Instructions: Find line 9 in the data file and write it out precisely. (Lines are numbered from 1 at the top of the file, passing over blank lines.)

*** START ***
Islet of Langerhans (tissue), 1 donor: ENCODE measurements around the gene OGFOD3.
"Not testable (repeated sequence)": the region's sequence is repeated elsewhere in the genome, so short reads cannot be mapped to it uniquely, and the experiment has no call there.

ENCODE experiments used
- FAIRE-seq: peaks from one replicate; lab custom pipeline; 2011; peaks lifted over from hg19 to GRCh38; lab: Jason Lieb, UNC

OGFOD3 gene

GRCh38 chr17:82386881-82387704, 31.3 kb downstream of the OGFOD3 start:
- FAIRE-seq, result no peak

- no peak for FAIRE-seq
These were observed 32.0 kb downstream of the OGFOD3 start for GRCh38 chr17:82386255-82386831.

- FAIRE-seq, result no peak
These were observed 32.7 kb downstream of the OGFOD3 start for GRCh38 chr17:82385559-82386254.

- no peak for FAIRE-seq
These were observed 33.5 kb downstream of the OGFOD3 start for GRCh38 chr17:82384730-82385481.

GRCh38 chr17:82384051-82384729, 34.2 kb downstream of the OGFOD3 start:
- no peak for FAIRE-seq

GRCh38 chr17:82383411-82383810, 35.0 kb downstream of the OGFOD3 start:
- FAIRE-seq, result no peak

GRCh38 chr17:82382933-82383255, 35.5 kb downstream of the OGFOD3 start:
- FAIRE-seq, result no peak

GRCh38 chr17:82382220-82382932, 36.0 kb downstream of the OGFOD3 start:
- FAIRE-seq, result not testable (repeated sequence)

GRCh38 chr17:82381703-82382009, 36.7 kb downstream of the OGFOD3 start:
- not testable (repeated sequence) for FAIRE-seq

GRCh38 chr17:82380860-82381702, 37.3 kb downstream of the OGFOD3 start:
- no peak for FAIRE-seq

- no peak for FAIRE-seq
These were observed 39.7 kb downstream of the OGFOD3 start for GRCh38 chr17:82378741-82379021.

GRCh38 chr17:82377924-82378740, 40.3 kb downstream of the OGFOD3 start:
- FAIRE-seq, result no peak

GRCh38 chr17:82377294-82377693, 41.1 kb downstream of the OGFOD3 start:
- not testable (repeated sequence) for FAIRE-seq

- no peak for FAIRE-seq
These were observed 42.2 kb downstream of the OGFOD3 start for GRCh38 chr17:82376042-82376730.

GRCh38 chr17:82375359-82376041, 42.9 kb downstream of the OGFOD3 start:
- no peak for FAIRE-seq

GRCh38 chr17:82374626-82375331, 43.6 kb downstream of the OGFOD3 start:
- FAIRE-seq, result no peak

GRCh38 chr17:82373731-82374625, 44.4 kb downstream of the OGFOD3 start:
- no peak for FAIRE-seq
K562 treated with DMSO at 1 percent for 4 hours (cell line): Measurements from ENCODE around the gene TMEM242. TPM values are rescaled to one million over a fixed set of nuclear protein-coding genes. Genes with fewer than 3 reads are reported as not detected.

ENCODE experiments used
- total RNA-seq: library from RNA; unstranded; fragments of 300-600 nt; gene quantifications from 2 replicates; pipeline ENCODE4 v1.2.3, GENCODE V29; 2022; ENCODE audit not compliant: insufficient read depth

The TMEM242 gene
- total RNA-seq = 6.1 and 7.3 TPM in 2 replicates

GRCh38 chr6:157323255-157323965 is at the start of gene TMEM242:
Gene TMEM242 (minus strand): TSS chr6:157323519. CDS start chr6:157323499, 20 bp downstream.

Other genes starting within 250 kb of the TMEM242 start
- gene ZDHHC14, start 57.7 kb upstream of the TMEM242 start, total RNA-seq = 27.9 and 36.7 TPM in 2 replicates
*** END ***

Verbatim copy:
These were observed 32.0 kb downstream of the OGFOD3 start for GRCh38 chr17:82386255-82386831.